Two days ago, an e-mail about the rude treatment of Marines and soldiers returning from Iraq started making the rounds on the Internet. The brother of one of the mistreated troops who described the incident at Oakland Airport works on the Hill. The brother forwarded his family member’s e-mail around. The e-mail is real, contrary to the Daily Kos nut who dismissed it as “fake” without any evidence whatsoever (can you say p-r-o-j-e-c-t-i-o-n). I contacted the Navy chaplain who serves with the Marines to verify the e-mail on Friday. He confirmed.
In short: “On September 27th 204 Marines and soldiers who were returning from Iraq were not allowed into the passenger terminal at Oakland International Airport.Instead they had to deplane about 400 yards away from the terminal where the extra baggage trailers were located. This was the last scheduled stop for fuel and food prior to flying to Hawaii where both were based. The trip started in Kuwait on September 26th with a rigorous search of checked and carry on baggage by US Customs. All baggage was x-rayed with a ‘backscatter’ machine AND each bag was completely emptied and hand searched. After being searched, checked bags were marked and immediately placed in a secure container. Carry on bags were then x rayed again to ensure no contraband items were taken on the plane. While waiting for the bus to the airport, all personnel were in quarantined in a fenced area and were not allowed to leave.” Nevertheless, Oakland forbade them from entering its terminal. According to the Marine, a Lieutenant who served in Afghanistan with the same unit in 2006 noted that Oakland had treated troops the same way before. He “was almost arrested by the TSA for getting belligerent about them not letting the Marines into the terminal,” despite more rigorous screening prior to landing in Oakland. Both JFK airport and in Germany had no problem with the Marines entering their terminals.
I have also obtained the Port of Oakland’s response about the incident to Captain David Epstein of the Reserve Officers Association. The Port official blames a lack of “clear communication” from the charter airline hired by the military. In other words: it’s the troops’ fault:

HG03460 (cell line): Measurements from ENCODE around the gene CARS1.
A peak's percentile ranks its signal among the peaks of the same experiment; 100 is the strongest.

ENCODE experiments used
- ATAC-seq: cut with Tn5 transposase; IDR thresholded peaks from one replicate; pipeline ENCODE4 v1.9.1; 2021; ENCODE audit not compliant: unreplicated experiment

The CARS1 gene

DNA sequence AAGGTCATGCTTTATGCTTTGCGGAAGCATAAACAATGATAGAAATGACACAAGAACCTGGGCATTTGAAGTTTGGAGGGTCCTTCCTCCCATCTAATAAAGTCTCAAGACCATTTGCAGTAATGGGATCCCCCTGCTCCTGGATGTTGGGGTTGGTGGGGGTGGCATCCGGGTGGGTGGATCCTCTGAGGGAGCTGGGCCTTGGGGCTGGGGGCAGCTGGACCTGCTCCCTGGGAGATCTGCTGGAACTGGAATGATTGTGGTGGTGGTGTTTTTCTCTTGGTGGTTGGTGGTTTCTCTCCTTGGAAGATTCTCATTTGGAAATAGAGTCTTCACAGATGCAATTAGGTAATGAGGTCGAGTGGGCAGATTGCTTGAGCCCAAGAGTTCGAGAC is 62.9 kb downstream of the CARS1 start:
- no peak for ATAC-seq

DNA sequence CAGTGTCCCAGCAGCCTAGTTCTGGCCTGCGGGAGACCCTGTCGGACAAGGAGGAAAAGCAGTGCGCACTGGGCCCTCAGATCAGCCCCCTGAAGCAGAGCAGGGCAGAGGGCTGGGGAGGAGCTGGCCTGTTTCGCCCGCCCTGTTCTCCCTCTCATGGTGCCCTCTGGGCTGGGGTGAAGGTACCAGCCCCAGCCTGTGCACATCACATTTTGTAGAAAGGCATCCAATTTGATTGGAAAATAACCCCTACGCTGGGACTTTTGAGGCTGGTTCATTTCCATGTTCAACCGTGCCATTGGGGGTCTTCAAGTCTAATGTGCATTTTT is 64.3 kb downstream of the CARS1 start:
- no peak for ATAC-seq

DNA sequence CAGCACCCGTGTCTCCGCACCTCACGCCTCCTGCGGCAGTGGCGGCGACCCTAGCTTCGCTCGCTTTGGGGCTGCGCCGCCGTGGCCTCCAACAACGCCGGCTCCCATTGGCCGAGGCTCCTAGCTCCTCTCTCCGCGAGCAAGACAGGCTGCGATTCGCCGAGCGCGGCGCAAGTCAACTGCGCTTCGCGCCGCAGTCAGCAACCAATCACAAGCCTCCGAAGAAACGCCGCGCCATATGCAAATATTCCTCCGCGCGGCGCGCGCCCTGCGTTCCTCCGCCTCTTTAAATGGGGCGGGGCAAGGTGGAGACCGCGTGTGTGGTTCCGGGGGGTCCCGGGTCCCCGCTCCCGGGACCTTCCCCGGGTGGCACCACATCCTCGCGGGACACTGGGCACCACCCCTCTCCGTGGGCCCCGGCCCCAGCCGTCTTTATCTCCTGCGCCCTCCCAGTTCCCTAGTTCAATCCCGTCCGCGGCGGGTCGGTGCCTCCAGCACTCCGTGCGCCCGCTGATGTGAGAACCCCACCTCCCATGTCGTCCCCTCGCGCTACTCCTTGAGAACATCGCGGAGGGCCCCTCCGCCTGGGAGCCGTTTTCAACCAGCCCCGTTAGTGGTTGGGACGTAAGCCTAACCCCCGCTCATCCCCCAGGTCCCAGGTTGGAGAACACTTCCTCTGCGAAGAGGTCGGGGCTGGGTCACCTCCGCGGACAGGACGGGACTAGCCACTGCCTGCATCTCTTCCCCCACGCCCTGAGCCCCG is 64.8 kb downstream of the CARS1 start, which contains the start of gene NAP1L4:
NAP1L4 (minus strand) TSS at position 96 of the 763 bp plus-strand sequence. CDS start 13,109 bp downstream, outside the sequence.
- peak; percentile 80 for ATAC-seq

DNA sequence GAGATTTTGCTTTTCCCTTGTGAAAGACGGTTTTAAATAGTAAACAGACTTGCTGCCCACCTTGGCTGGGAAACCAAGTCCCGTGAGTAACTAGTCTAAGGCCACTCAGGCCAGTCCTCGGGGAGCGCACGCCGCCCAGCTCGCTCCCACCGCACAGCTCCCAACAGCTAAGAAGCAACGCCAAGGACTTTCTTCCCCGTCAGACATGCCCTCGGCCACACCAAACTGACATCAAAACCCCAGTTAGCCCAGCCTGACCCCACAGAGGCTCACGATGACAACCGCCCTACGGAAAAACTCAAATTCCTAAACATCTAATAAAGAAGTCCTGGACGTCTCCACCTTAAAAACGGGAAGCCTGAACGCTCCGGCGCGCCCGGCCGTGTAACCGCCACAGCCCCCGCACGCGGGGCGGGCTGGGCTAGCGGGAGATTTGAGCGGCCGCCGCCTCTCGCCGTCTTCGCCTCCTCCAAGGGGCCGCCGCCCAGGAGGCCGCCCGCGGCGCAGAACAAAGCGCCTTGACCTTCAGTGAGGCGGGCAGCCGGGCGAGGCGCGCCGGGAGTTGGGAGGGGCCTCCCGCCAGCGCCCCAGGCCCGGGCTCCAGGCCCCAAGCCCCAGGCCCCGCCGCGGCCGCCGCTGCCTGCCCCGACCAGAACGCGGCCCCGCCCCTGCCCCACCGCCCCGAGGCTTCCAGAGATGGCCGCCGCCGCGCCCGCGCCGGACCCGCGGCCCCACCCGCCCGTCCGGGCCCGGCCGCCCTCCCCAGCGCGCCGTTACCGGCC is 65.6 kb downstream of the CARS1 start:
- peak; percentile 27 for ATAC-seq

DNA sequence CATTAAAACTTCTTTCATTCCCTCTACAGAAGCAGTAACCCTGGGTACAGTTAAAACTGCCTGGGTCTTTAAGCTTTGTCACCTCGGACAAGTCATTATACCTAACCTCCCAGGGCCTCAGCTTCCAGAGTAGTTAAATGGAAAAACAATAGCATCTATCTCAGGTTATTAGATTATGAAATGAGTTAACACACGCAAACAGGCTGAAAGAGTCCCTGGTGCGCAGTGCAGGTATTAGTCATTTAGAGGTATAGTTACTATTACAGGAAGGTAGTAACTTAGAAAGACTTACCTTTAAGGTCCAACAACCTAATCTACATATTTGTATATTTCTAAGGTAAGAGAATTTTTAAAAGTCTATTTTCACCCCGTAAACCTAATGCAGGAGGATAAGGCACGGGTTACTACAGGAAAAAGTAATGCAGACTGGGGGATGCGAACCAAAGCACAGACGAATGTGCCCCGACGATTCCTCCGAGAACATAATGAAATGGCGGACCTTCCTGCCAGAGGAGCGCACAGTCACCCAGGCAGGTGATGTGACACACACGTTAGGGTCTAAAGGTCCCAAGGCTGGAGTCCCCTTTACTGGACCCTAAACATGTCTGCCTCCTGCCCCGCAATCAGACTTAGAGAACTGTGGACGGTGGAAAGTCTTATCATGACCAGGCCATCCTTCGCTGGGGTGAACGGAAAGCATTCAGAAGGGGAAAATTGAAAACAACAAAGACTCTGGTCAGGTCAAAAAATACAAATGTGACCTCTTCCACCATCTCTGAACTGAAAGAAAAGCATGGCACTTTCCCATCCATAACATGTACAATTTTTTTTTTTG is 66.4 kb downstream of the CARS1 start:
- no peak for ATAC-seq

Thank you so much for sharing with me the information you had regarding the incident at the airport. As you know sometimes the way things appear initially regarding an incident turn out to be different after looking into the details. We checked into this once you had called me and raised your public relations concern, so again thank you. Here is the background information I have about the incident as well as the procedures and policies that affected decision-making that day.
In the case of North American Airlines Flight #1777, a military charter flight that arrived at OAK on Thursday, September 27, aircraft parking and passenger service arrangements were coordinated and approved in advance between the ground handling company and Airside Operations. The airport received information that the passengers were not TSA-screened
at their originating airport and that weapons were on-board the aircraft. Together with our security partners, the airport made a decision to park this aircraft at a remote location on the tarmac. It is the responsibility of the charter airline that its operation is compliant with TSA screening requirements.
Upon landing and parking at OAK, the pilot-in-command advised the ground handling company that the parking and passenger handling provisions did not meet expectations. Upon learning this, Airside Operations and Aviation Security worked with the ground handling company and other law enforcement partners to coordinate a plan that was satisfactory to the pilot and passengers, and which was compliant with all airport safety and security standards.